Alan Shearer was certainly worth his place in the squad, Venables would have agreed.

Given El Tel would have been playing with one frontman and two supporting, he’d have been safe enough taking Lineker, Wright and Shearer as his out-and-out frontmen. After all, the supporting cast wasn’t bad.

El Tel’s forwards: Nigel Clough, Peter Beardsley, Ian Wright, Gary Lineker, Alan Shearer

And, then, the twist – and we all love a twist.

Carlton Palmer falls curse to the injuries – he must have said he played right back at school or something.

What does Venables do? Pick another English central midfielder to do English central midfield things? Of course not – we still have Batts to win the ball back.

Down in Wiltshire, a certain Glenn Hoddle was making playing sweeper look a little bit easy and El Tel had a dream where the Hod was talking Adams and Dessie through keeping Dahlin and Brolin quiet. Hoddle was back, the final piece of the jigsaw.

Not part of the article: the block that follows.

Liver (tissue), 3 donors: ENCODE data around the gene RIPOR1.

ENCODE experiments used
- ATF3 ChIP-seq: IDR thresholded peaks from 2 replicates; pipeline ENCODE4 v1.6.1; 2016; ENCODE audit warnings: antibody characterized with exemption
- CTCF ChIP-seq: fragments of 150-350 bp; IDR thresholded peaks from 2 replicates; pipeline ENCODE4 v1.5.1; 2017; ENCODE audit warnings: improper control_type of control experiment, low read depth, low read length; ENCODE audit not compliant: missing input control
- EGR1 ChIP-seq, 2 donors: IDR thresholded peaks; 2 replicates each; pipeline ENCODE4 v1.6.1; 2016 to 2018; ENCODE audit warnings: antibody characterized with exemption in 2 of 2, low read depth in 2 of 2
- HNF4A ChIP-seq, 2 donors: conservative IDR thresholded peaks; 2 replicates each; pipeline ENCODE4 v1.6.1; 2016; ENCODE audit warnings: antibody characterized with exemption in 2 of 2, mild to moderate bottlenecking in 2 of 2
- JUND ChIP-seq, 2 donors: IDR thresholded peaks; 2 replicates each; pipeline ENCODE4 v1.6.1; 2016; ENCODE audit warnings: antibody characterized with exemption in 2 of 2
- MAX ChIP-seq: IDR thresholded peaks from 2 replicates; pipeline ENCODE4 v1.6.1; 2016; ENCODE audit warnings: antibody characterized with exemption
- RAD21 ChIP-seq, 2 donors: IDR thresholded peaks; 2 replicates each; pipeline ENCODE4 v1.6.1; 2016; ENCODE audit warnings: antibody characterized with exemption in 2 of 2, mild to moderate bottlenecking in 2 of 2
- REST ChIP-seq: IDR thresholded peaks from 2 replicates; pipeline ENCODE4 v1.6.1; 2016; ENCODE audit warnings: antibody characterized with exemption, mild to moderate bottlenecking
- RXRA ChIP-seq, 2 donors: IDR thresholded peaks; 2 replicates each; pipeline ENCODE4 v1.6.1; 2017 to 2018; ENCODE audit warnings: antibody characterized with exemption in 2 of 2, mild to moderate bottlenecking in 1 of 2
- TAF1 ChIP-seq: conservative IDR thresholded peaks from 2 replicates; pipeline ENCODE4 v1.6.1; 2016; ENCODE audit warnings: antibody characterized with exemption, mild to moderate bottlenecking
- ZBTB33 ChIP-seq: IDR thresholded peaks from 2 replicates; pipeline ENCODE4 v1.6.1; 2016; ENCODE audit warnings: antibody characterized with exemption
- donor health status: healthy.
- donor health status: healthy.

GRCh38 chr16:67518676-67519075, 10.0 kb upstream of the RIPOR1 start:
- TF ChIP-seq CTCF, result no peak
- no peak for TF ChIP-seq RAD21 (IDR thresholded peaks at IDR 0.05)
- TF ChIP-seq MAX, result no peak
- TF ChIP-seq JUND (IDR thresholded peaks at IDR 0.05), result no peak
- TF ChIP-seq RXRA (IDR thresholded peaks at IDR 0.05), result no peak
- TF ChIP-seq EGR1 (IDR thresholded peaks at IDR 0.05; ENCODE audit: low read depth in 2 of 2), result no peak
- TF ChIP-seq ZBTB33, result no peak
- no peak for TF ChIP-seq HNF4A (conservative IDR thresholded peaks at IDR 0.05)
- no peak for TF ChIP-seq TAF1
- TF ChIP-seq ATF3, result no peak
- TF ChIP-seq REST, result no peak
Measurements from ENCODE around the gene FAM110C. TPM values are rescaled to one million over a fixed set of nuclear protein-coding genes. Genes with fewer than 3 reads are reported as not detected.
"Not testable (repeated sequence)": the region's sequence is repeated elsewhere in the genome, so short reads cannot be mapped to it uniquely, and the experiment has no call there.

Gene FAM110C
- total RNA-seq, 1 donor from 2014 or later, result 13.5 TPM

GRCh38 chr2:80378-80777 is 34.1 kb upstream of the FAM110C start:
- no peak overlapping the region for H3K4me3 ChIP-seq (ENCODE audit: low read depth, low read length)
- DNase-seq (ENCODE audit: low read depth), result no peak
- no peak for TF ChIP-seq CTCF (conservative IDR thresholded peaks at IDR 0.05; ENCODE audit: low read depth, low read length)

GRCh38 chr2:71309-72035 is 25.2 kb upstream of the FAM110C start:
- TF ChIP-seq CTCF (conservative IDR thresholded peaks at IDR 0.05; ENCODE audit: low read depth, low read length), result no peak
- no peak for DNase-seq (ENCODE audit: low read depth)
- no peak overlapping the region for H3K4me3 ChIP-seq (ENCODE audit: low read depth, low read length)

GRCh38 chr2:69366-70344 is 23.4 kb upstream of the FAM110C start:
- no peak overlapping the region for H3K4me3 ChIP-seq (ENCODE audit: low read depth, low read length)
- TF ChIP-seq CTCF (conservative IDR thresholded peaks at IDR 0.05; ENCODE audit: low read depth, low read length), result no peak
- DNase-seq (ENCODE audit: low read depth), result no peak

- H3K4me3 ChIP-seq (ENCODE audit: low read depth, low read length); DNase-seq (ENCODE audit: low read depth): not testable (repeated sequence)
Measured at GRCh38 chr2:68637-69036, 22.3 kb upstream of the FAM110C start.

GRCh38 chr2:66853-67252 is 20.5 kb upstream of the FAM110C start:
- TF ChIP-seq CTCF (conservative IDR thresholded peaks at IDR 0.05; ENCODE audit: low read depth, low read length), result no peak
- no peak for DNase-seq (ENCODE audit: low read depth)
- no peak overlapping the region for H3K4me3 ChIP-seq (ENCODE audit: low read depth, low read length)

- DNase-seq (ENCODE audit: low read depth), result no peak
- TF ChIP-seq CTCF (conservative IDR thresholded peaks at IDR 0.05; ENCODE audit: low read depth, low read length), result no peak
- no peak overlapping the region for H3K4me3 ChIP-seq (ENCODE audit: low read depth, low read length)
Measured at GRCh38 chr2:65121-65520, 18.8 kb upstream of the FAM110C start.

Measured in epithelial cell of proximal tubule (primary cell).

Hoddle: The final piece of the jigsaw in place

El Tel’s final squad for Euro 92;

David Seaman, Nigel Martin; Stuart Pearce, Martin Known, Des Walker, Gary Pallister, Tony Dorigo, Tony Adams; David Platt, Trevor Steven, Glenn Hoddle, Paul Merson, David Batty, Chris Waddle, David Rocastle; Nigel Clough, Peter Beardsley, Ian Wright, Gary Lineker, Alan Shearer

What would Terry have picked as his starting XI, though? I agree, with that squad, would it have really mattered? We’d have done better just by picking any of those names out of a hat. But, let us indulge ourselves.

Seaman; Adams, Hoddle, Walker; Steven, Batty, Platt, Pearce; Waddle, Beardsley; Lineker (c) 

Subs (I think it was three from seven, I am probably wrong): Martyn, Shearer, Wright, Keown, Rocastle, Dorigo, Merson

Tell me that team would have left Lineker stranded on 48 goals!

Would it have won Euro 92? Honestly, probably not – we might have got a spectacular semi-final defeat on penalties or something. But it would have categorically been better than what Taylor served up in Sweden over that summer of 1992.

Ah, I remember now – I was getting into tennis. Thank you Andre Agassi. Mind you, had El Tel been in charge of England that June I might not even know your name.